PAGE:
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Diagnosis: How Capitalism Makes Us Sick

Question: what happens to bacteria when they are exposed more and more often to antibiotics, drugs designed to wipe them out? Answer: they evolve, developing resistant strains. So what happens then to such bacteria if ‘broad-spectrum’ antibiotics are brought in, using a ‘scatter-gun’ approach? Then they evolve to acquire a wider immunity. In time, such bacteria develop strains resistant to almost all drugs available. And importantly, bacteria acquire drug-resistance very fast, far faster than the pharmaceuticals industry can discover and develop new antibiotics:

... the number of new classes of antibiotics developed has fallen from 11 in the first 30 years of the antibiotic era to just two new classes in the past 30 years. Whereas 16 new antibacterial agents were registered to the four years before the launch of ciprofloxacin, this was down to just seven between 1998 and 2002.

Briefly, this helps to explain in part why more and more hospitals have reported deaths from first MRSA (Multi-Resistant Staphyloccus aureus) and more recently C. difficile (Clostridium difficile). For instance, from March 2005, reported deaths in UK hospitals rose in 12 months by 72%, to over 6000. In the USA also, the number of deaths is serious:

In the USA, MRSA is increasingly identified in otherwise healthy individuals in the community (community associated MRSA). Among 5000+ patients hospitalised with MRSA during 2005, around 1000 dies (1 in 5). Adding hospital and community-acquired infections, it is estimated that nearly 20,000 people died from invasive MRSA in the USA in 2005, more than from HIV/AIDS.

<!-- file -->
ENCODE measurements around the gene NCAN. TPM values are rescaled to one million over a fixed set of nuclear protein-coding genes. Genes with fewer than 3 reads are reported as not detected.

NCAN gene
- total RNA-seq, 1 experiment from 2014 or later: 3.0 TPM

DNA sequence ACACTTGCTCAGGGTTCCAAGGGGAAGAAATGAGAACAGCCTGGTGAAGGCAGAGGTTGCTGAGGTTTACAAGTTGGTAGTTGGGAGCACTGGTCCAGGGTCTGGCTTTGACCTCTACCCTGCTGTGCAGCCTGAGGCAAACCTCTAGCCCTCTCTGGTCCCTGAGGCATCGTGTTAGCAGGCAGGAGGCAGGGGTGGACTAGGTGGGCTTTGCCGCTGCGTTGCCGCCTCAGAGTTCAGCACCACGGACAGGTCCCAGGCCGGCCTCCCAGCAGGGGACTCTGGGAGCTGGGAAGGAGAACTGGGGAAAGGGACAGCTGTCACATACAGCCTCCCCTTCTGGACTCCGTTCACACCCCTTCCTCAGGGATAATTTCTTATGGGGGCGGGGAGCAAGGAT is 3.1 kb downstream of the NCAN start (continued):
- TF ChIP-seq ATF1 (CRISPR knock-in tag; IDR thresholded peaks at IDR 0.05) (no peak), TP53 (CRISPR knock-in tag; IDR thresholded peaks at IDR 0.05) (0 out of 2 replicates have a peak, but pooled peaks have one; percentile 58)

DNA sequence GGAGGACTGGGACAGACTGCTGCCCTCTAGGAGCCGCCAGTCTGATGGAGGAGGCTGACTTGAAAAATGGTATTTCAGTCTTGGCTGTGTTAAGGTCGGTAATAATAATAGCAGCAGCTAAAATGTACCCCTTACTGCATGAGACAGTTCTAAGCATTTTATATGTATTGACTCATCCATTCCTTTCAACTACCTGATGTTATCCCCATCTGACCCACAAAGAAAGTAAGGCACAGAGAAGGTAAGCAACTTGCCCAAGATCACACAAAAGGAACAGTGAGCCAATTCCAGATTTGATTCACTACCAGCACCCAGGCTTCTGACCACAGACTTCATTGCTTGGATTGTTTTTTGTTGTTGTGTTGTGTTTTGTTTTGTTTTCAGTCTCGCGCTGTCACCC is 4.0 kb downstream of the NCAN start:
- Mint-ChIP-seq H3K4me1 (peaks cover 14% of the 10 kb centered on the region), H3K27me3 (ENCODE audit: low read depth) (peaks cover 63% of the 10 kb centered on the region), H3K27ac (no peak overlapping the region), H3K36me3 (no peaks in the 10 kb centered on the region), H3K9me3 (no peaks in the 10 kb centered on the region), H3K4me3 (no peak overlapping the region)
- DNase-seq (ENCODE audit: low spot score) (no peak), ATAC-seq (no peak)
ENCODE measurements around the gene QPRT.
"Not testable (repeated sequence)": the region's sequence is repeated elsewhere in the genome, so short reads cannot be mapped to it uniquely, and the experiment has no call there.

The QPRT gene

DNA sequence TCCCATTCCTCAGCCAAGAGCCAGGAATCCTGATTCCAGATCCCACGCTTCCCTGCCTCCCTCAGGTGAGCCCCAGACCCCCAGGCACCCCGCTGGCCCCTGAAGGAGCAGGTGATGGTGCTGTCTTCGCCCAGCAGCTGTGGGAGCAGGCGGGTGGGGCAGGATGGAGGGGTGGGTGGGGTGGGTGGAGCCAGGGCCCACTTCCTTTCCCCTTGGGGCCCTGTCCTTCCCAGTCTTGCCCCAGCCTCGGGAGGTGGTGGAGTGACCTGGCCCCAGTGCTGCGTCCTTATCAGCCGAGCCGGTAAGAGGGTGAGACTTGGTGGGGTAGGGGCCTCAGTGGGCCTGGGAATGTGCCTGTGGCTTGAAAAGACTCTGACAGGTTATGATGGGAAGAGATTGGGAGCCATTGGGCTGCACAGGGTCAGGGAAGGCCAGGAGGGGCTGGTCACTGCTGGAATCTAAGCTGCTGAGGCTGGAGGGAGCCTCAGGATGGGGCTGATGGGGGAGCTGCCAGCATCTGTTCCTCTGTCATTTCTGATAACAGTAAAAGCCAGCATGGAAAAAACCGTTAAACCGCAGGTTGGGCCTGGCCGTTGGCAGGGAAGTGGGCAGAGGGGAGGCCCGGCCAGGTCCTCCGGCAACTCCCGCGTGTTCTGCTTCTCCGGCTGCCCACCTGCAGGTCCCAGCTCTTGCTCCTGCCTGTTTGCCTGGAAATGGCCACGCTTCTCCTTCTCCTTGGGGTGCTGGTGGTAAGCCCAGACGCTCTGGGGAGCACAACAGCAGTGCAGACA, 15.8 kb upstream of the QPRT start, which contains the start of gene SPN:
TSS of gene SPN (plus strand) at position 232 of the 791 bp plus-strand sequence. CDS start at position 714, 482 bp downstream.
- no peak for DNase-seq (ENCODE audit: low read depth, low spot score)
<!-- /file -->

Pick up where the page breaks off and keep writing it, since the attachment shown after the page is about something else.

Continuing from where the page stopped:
In the UK, the spread of multi-resistant strains like MRSA and C. difficile was helped along its way by government policies: by targets for ‘efficiency’ which mean dangerously high bed-occupancy rates. As one media report told us, often a bed was still warm when a new patient was moved into it. Britain has the highest bed-occupancy rate in Europe (February 2008). Putting new patients into beds only just vacated and moving them around from one ward to another, so as to maximise bed-occupancy rates, helps to spread infection. In such conditions, it is impossible for nursing staff to avoid cross-infection .

So what on earth is meant by ‘efficiency’? To most normal people, it means doing the job well. Hospitals that kill or disable their patients by infecting them with drug-resistant diseases are clearly not being efficient. But bureaucrats and accountants have a different view of what they think of as ‘efficiency’. To them it is all about cutting costs. Likewise with the government’s National Institute for Clinical Excellence (NICE): pharmaceuticals are assessed, not just to see if they are safe and effective but, significantly, to ensure that they are ‘cost-effective’.

Considering just one widely prescribed drug, ciprofloxacin, launched in 1987, the PHARMACEUTICAL JOURNAL noted that it had been very widely used:

In its long life, ciprofloxacin has been prescribed for more than 340 million people worldwide, not to mention those who have bought it over the counter in less regulated markets.

For instance, it had been the drug of choice for those who feared ‘traveller’s diarrhoea’ when holidaying abroad. It had been thought by doctors and the pharmacy industry to be the most effective treatment for E. coli and salmonella infections. It was used on the vast majority of patients with gonorrhoea: “today, about 25 per cent of infected patients in the UK have strains resistant to ciprofloxacin” (ibid.).